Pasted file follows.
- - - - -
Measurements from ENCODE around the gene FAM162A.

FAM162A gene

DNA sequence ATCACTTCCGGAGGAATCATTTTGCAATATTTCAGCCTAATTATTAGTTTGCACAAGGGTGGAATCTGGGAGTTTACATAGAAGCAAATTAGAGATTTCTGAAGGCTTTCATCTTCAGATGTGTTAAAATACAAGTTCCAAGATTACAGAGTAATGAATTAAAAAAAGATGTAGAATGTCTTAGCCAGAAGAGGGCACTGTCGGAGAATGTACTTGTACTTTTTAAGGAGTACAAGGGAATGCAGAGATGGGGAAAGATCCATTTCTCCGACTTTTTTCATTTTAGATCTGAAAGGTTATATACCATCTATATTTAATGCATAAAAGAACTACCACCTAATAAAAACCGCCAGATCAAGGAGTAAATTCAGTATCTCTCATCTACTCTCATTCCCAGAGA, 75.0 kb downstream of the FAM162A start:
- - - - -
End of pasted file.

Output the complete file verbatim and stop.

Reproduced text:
Measurements from ENCODE around the gene FAM162A.

FAM162A gene

DNA sequence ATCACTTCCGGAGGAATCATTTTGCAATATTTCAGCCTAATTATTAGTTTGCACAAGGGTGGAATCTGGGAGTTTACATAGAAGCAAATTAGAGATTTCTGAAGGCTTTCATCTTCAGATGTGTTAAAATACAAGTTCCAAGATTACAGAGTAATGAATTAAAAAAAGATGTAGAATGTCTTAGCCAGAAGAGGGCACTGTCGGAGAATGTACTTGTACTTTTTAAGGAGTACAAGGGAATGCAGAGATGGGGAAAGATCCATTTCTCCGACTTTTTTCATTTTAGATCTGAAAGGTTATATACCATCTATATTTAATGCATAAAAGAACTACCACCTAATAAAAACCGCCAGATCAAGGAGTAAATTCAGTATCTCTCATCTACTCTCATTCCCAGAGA, 75.0 kb downstream of the FAM162A start: